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Before it was Gherman Titov’s turn, Yuri Gagarin had already become the first man in space and the first man to orbit the planet, spending less than a total of two hours out of our atmosphere. Then, American Alan Shepard was flung upward but only became suborbital, spending total of fifteen minutes in space before falling back down to Earth.

Titov is the second Russian in space, the third man in space. Titov is, however, the first to vomit in space, having a type of motion sickness that will be called “space sickness.” He is the first to sleep in space and the first to dream there. He is the first to take a picture in space. The first to film the planet Earth. He eats in space and then becomes the first to make use of the bathroom in space.

While he orbited Earth, on that one long day, he couldn’t have known that it wouldn’t happen again. He had made it up to space, but it would be a one-time shot. Others would leave and return, but he never would again.

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On a cloudy, cold day in 1968, wind would have been whipping snow and rain through the air while Aleksey Leonov (the first man to walk in space), waited at an airfield not far from Moscow for his parachute training to be called off. The weather was horrible. Somewhere in the sky shortly before 4 p.m., Yuri Gagarin flew a MiG-15 fighter jet with flight instructor Vladimir Seryogin. While waiting for word that his own training had been canceled, Leonov heard a super-sonic noise and then, shortly after that, he said, an explosion.

For years, after this moment, it would be said that it was a fluke, an accident that had happened to avoid a school of geese or possibly a hot air balloon. It would be said, while returning to Chkalovsky Airfield, in trying to avoid an accident, Gagarin entered a tailspin and ran his plane into the ground.3 At his last check-in, fifty-five seconds before the crash, Gagarin and Seryogin were 4,200 feet in the air and descending.

In 2013, more than forty years after the accident, it was revealed that it wasn’t balloons or birds that brought down Gagarin but another test flight. This wasn’t something that officials at the time wanted to admit to, that something could go wrong so close to Moscow. A larger, heavier plane, a SU-15, passed too close to Gagarin’s MiG-15, causing his plane flip over from the vortex of air created by SU’s “backwash.” The plane was forced into a deep, spiraling tailspin and drove itself into the ground at 466 miles per hour.4 Neither Gagarin nor his instructor co-pilot survived. The next day, when Gagarin’s remains were finally found, Leonov identified the body by a mole on the man’s neck that he had only noticed three days prior. The two men on the plane were both cremated and interred in a wall on Red Square. The Chkalovsky Airfield is now home to the Yuri Gagarin Cosmonaut Training Center.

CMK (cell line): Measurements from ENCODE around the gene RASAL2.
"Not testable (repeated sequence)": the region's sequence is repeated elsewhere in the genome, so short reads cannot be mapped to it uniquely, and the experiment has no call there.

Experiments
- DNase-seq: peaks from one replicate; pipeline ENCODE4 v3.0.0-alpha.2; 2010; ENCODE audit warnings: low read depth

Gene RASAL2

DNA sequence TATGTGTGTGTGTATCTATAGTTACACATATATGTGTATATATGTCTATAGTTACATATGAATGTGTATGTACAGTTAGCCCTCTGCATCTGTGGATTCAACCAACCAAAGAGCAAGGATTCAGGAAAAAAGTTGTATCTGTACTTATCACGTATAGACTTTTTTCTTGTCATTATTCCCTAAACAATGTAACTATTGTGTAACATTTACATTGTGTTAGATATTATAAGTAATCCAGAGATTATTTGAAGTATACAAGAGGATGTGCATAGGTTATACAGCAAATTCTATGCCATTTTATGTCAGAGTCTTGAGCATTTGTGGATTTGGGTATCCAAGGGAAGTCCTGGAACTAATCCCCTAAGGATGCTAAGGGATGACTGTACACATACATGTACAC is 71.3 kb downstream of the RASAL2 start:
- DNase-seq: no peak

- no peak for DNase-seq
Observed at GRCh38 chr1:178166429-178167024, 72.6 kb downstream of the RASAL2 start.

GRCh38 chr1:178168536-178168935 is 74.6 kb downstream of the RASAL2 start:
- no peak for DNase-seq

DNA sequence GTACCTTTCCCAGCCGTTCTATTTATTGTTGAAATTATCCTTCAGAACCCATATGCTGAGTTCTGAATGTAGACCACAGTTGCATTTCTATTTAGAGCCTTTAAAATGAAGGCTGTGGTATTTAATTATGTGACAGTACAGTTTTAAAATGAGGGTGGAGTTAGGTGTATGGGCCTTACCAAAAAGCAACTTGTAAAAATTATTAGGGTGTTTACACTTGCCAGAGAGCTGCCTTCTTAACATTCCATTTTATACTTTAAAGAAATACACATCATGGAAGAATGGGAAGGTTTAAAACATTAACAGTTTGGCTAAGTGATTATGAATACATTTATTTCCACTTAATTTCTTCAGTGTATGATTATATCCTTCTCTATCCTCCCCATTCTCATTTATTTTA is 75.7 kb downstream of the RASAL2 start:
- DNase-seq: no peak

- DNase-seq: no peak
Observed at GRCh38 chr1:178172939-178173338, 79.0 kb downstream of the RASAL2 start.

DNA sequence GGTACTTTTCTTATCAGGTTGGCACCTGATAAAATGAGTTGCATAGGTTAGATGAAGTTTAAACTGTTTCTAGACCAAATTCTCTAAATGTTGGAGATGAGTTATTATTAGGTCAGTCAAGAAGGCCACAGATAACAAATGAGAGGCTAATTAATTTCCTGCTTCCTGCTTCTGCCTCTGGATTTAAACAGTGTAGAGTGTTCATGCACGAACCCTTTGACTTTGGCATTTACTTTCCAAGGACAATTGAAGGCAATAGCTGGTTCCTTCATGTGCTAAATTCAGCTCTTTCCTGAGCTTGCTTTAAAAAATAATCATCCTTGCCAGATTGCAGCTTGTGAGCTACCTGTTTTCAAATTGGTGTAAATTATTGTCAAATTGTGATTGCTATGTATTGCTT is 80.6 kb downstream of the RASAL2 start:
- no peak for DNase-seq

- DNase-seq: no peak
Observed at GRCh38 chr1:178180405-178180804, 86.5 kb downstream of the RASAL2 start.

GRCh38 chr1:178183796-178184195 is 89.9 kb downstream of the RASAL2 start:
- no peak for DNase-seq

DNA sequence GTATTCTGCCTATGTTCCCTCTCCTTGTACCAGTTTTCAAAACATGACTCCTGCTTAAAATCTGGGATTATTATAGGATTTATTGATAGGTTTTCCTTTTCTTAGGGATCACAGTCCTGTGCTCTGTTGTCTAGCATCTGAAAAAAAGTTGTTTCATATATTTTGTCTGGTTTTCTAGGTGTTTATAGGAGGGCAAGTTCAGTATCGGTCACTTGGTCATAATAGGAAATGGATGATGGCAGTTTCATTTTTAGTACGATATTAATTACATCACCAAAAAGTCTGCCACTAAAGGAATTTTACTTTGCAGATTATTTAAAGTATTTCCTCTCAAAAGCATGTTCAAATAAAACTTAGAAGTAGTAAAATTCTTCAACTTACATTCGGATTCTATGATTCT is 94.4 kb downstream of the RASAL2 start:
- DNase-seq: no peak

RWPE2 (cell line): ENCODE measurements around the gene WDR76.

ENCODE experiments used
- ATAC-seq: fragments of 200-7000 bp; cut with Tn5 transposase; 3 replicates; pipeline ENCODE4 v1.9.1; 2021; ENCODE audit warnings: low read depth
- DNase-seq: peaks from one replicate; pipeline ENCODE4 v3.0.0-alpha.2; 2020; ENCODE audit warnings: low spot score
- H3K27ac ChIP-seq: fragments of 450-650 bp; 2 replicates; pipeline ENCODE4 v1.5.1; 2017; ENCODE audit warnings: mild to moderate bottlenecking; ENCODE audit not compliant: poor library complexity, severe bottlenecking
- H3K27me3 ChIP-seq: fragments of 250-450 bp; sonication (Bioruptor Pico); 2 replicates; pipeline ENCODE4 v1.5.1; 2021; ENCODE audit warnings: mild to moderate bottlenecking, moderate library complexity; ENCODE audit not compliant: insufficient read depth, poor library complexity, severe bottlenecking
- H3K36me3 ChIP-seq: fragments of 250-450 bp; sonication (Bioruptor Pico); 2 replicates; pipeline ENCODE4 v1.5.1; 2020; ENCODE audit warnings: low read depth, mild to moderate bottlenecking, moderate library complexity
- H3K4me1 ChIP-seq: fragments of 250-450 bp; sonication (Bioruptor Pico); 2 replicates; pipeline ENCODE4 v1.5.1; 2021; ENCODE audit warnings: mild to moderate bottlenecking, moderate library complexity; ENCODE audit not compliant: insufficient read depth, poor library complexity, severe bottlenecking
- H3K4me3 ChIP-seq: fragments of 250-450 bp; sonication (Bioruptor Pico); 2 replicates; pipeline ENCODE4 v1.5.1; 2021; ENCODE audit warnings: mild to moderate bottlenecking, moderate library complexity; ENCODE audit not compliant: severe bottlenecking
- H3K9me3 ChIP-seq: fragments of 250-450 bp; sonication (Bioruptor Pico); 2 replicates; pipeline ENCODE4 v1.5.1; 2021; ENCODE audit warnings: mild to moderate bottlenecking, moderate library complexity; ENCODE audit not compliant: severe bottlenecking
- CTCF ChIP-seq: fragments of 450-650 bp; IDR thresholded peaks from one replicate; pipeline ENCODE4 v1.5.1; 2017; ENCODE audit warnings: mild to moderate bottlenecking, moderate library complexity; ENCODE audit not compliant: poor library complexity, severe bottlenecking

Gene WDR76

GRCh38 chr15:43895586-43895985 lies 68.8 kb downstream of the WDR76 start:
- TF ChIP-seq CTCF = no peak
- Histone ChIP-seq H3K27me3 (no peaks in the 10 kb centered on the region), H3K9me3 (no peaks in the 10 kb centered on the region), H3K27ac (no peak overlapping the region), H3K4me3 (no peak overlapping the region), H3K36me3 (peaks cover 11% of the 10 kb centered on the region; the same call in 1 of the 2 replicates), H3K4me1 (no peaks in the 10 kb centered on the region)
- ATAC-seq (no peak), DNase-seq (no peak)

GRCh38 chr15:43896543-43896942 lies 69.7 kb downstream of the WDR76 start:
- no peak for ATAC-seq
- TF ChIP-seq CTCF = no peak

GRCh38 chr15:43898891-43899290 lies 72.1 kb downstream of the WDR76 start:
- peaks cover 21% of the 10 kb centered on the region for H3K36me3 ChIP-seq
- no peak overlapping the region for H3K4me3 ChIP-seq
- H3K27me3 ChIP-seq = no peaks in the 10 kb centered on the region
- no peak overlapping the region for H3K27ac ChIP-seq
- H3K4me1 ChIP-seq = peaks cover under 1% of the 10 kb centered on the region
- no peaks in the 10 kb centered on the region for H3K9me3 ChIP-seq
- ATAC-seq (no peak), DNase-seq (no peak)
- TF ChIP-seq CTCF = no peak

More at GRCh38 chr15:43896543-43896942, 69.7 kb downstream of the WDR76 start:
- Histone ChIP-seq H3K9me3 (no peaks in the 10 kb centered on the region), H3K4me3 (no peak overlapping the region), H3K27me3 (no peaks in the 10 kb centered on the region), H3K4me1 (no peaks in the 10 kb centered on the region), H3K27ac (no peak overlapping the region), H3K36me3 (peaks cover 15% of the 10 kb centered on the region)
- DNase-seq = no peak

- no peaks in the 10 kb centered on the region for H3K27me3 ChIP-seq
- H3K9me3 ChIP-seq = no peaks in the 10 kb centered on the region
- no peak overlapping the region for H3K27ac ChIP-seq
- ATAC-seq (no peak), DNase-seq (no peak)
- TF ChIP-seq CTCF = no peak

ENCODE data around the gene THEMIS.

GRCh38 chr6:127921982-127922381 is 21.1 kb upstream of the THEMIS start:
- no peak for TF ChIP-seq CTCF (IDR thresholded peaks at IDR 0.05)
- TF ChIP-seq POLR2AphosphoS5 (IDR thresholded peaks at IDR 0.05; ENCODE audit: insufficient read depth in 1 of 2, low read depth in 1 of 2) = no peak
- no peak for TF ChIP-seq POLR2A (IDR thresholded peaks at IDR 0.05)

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Because Gagarin died in the 1968 crash, Titov became a living relic—a piece of history and proof of Soviet accomplishment. After Gagarin’s death, Titov was pulled from his position on the Spiral spaceplane project. To protect and preserve the life of a Soviet cosmonaut hero, Titov was denied permission to go back to space.

During his Vostok mission, Titov spent just over a day in orbit. The time he spent was not originally designed as a test to examine the effect of a day in space on the human body. The choice of seventeen orbits and twenty-five hours in space was made because of the westward drift of his motion. Within three orbits he could hit the target landing site; after eight and but between thirteen, Titov would land in the ocean; after thirteen he would be in Eastern Russia with hard soil, taiga, and trees.